"Our midfield has a lot of players that allow us to go forward and score goals," Matsoso said. "It will work out well this year because we have a lot of technical players that like to play and people that love to score goals and push forward more."
Matsoso appears to be an anchor in the midfield for the Wildcats, helping direct the UK attack from his attacking role.
"I like playing attacking mid because the ball basically has to find me," Matsoso said. "From there, I can help the team out a lot with playing with the forward and other players that play behind me. With the players we have, it will work out pretty well this year."
With Kentucky needing to supply some new faces to replace its goal-scoring punch, one question mark that doesn't need answering is UK's defensive unit. Returning preseason All-Conference USA goalkeeper Callum Irving, and three of four starters on the backline, UK is poised to have one of the best defenses in the league.
"It will help the team a lot," Matsoso said. "Those guys have been playing with each other for a while now. They understand each other well. (Head coach) Johan (Cedergren) talks to them a lot; they have a lot of individual meetings with Johan and talk about their roles. That will help the team a lot, and that they are only sophomores, they still have a lot of development to go."
Now, two games into his sophomore season, Matsoso's comfort level is drastically different than at this point in 2013.
"I am more comfortable this year," Matsoso said. "Last year, it was a lot of freshmen coming in and now the freshmen that were here last year are still coming back. Everyone tries to make everyone comfortable to be around and play with. It is getting a lot easier for me to get used to everyone and spend so much time with them."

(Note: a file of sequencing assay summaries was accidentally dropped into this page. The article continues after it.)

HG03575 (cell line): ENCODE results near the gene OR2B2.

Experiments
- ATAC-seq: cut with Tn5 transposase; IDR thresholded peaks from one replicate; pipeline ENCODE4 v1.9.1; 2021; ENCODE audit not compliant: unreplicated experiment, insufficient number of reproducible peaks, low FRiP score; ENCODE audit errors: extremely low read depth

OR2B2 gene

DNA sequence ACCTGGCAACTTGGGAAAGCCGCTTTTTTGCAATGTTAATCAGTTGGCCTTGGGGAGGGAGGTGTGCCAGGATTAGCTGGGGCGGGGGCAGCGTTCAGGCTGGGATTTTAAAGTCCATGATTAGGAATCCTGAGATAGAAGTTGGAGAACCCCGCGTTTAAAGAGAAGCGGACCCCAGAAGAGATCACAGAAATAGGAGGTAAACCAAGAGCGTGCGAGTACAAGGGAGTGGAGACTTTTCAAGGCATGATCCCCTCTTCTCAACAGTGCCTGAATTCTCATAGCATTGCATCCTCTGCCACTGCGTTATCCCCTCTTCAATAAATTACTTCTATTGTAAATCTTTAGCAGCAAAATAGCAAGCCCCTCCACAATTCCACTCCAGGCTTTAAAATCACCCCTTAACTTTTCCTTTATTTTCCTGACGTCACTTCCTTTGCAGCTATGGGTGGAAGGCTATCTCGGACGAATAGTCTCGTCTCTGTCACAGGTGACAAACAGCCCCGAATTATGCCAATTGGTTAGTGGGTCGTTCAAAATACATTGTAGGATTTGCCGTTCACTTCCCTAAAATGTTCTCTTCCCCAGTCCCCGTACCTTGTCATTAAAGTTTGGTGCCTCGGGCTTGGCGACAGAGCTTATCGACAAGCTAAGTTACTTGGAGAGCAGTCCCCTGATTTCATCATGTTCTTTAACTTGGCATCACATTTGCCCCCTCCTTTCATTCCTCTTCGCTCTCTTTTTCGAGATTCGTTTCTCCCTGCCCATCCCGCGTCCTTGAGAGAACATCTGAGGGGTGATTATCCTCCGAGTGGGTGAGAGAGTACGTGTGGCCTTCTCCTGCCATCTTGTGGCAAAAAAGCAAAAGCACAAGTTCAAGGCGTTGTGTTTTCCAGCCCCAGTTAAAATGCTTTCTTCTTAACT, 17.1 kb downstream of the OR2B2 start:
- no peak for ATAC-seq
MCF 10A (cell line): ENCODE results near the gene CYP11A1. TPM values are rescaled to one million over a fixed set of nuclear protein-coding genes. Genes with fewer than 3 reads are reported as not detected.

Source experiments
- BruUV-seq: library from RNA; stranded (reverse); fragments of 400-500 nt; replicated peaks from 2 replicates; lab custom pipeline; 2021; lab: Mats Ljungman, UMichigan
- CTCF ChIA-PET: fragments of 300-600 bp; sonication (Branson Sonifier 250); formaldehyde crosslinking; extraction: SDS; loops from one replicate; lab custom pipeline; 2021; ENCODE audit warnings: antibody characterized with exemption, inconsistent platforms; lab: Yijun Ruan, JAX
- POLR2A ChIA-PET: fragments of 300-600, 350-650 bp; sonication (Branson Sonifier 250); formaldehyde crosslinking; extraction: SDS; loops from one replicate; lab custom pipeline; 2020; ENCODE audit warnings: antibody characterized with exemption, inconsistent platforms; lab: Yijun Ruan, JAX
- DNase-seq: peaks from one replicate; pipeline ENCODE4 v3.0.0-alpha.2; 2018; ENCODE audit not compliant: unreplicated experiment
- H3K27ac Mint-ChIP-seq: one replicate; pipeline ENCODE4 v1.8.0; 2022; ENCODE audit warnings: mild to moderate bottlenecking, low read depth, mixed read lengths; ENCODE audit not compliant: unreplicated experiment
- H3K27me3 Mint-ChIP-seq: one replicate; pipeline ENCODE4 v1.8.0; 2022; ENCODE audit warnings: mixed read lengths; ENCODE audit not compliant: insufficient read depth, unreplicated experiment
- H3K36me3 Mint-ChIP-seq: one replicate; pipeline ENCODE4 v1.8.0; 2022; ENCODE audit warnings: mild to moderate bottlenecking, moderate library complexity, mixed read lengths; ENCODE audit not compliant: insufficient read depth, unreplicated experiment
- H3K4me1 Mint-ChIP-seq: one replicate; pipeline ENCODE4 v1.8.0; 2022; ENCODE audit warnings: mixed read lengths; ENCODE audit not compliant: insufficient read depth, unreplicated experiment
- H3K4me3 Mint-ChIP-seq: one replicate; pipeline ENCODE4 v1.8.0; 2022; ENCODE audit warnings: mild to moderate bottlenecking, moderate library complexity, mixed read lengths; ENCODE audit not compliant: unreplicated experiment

Kentucky (1-1-0) returns to action on Friday with a grueling weekend in South Bend, Indiana, facing the last two national champions in two games over three days. UK will face 2012 national champion Indiana on Friday, before concluding the weekend with defending NCAA Champion Notre Dame on Sunday.
When coaches sit down and start conceptualizing their lineups, one of the key elements to a strong defensive unit is a set of vocal personalities.
Kentucky is blessed with a vocal center back to anchor the backline in sophomore Jordan Wilson.
"As a center back, being vocal is a part of the game," Wilson said. "You can see the whole game in front of you so it is your job to be able to call things out and let them know what you are seeing. Being a leader on the team, that is something that I have always been like. Even growing up in Scotland, I just liked to take on a leadership role, just try to get other players involved and get them moving forward. We are all in this together, we have the same common goal, and we are just keen to reach that."
A native of Auchterarder, Scotland, Wilson stepped right into the UK lineup as a true freshman in 2013, starting all 17 games he played in.
"Playing a lot as a freshman, I can just take a lot from that as confidence going into this season," Wilson said. "Having had that experience and that extra knowledge when seeing the field can be a big help."
A 6-foot-3, 173 pounder, Wilson helped anchor a strong backline in 2013 that allowed 20 goals in his games. Wilson logged the fourth-most minutes on the club (1,531), despite missing three games.
Wilson helped lead the Wildcats to the Conference USA Tournament Semifinals, earning a spot on the all-tournament team.
Entering his sophomore year, a strength of the UK roster could be the defense. Led by first-team All-Conference USA keeper Callum Irving and three returning starters on the backline, UK's defense will be stingy.
"We have a really strong back four," Wilson said. "We played together a lot in the spring. A lot of the focus in the preseason has been on defensive structure and making sure that everyone coming in as a good base knowledge of how we play. We are working on getting that down first and then focusing on the attacking side of it."
In UK's first win of the season over Belmont last Sunday, the Wildcats started Wilson and sophomore Kaelon Fox at center back, along with fellow returning starter Charlie Reymann at outside back. Sophomore Matt Quick has slid into the outside back role opposite Reymann.